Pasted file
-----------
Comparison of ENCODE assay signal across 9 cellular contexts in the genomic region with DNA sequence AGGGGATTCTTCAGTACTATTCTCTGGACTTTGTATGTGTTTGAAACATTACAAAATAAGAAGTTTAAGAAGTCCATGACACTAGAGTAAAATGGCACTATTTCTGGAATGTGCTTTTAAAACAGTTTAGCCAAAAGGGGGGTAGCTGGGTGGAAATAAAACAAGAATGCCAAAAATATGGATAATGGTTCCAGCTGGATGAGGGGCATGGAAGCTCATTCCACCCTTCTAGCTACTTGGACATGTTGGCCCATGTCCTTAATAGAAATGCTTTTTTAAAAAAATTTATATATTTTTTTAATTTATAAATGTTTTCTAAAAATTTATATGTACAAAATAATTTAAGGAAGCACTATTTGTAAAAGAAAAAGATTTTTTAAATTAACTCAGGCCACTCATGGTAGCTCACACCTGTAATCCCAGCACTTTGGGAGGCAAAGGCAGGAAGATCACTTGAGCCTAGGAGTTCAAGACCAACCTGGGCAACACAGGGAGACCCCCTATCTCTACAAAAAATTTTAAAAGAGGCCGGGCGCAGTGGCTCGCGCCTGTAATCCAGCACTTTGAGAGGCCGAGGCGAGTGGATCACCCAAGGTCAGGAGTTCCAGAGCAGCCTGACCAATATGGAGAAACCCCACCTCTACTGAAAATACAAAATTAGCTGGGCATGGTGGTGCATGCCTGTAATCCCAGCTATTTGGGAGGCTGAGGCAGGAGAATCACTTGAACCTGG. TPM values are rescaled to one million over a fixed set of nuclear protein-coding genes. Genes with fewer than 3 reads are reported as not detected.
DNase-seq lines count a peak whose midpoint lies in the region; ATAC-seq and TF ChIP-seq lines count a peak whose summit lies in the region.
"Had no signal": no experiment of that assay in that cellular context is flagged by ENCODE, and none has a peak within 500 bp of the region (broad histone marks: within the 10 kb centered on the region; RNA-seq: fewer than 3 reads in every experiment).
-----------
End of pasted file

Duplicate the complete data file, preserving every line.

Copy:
Comparison of ENCODE assay signal across 9 cellular contexts in the genomic region with DNA sequence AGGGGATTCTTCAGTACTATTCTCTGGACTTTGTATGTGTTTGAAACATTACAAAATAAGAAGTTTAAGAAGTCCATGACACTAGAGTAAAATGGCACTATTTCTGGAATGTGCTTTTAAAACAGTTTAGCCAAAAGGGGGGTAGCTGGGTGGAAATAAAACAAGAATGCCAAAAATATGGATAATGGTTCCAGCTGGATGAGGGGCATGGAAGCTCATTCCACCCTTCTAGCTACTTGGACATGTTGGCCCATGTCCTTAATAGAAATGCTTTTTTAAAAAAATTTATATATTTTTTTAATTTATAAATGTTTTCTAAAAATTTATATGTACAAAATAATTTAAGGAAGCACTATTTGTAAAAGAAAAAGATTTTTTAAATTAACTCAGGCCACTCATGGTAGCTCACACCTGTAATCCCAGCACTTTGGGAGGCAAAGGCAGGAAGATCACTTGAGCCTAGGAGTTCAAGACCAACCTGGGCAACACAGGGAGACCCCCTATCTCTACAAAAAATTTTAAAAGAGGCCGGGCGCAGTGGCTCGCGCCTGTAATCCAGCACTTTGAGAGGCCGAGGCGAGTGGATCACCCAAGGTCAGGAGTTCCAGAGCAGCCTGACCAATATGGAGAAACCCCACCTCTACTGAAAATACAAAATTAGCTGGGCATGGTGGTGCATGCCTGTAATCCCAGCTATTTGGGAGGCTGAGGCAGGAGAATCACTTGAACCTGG. TPM values are rescaled to one million over a fixed set of nuclear protein-coding genes. Genes with fewer than 3 reads are reported as not detected.
DNase-seq lines count a peak whose midpoint lies in the region; ATAC-seq and TF ChIP-seq lines count a peak whose summit lies in the region.
"Had no signal": no experiment of that assay in that cellular context is flagged by ENCODE, and none has a peak within 500 bp of the region (broad histone marks: within the 10 kb centered on the region; RNA-seq: fewer than 3 reads in every experiment).